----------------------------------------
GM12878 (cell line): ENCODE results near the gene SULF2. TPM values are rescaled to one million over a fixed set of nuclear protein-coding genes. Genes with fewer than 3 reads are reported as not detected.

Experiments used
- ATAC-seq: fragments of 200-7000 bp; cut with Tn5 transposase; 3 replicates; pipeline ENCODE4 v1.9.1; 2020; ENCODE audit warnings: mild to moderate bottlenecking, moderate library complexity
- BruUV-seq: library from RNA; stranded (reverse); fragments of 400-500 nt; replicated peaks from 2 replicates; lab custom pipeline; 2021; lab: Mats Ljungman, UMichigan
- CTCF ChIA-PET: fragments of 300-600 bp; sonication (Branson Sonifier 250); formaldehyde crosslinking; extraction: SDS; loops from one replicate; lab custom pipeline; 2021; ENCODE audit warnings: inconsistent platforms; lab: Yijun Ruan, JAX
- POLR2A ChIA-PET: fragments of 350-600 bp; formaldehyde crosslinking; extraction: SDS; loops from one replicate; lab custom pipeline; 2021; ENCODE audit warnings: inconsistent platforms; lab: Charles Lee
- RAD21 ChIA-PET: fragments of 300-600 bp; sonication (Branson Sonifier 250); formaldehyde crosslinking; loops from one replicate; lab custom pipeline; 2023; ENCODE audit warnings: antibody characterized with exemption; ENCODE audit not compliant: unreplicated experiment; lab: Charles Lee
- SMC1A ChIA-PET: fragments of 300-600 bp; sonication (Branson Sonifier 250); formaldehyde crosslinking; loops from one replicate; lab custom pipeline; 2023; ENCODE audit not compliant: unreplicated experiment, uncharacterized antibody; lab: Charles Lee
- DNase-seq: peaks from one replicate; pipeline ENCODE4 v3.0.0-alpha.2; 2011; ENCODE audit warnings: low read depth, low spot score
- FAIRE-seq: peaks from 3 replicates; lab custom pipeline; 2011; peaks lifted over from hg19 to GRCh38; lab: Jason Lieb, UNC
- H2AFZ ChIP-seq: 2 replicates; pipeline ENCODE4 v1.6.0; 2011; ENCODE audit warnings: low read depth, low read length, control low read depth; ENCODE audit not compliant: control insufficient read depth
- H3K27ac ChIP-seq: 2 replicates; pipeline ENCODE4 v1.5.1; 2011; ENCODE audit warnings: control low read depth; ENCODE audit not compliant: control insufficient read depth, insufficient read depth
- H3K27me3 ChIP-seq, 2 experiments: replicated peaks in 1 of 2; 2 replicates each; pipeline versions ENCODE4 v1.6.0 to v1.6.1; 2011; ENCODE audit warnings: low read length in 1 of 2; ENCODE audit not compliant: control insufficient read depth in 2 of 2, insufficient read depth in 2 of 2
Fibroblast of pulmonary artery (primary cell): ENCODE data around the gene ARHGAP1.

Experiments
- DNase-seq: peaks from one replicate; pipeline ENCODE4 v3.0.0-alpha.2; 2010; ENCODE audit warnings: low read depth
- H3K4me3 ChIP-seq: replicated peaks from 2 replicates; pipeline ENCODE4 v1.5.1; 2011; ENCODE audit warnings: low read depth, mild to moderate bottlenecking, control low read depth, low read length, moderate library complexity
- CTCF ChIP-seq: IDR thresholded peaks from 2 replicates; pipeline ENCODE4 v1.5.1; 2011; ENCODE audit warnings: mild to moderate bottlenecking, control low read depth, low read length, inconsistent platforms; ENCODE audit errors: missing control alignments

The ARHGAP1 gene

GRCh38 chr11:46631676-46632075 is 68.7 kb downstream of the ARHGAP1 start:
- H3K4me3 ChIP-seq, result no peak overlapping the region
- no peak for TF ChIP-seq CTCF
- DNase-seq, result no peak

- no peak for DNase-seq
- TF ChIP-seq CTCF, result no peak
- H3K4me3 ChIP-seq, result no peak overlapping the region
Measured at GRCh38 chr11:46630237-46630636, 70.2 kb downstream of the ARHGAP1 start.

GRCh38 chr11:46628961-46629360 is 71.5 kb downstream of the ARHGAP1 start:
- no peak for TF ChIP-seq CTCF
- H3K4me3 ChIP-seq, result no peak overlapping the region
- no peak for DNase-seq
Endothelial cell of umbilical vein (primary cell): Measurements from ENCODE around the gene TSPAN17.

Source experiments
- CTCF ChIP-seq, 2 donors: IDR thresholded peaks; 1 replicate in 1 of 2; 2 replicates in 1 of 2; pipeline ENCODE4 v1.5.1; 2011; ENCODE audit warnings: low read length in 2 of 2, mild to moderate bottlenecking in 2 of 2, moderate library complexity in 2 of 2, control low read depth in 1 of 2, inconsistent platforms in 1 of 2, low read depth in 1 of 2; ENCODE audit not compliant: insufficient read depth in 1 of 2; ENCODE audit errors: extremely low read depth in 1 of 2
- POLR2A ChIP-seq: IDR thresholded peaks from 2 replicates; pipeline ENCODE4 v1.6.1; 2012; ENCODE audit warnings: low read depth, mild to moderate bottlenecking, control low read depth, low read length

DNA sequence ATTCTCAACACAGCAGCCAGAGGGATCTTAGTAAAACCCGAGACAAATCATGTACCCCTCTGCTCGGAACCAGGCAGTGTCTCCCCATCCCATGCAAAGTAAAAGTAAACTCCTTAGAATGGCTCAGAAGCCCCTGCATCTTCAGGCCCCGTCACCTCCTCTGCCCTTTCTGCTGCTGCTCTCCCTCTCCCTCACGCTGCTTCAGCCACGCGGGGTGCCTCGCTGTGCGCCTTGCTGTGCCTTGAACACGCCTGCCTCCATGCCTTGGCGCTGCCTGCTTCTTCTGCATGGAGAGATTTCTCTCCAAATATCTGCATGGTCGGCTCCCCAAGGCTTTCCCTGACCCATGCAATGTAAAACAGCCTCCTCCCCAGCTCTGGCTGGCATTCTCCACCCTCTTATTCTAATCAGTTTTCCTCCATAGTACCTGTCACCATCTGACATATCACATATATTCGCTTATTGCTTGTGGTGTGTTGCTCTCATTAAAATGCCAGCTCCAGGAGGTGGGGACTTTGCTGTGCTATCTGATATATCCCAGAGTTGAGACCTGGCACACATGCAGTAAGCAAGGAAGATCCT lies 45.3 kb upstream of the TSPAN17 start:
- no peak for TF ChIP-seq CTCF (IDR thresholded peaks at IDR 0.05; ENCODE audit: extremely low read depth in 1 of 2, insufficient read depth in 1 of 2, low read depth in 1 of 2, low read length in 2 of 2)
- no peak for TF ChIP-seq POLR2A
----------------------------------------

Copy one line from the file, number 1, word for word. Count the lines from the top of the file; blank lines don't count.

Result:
GM12878 (cell line): ENCODE results near the gene SULF2. TPM values are rescaled to one million over a fixed set of nuclear protein-coding genes. Genes with fewer than 3 reads are reported as not detected.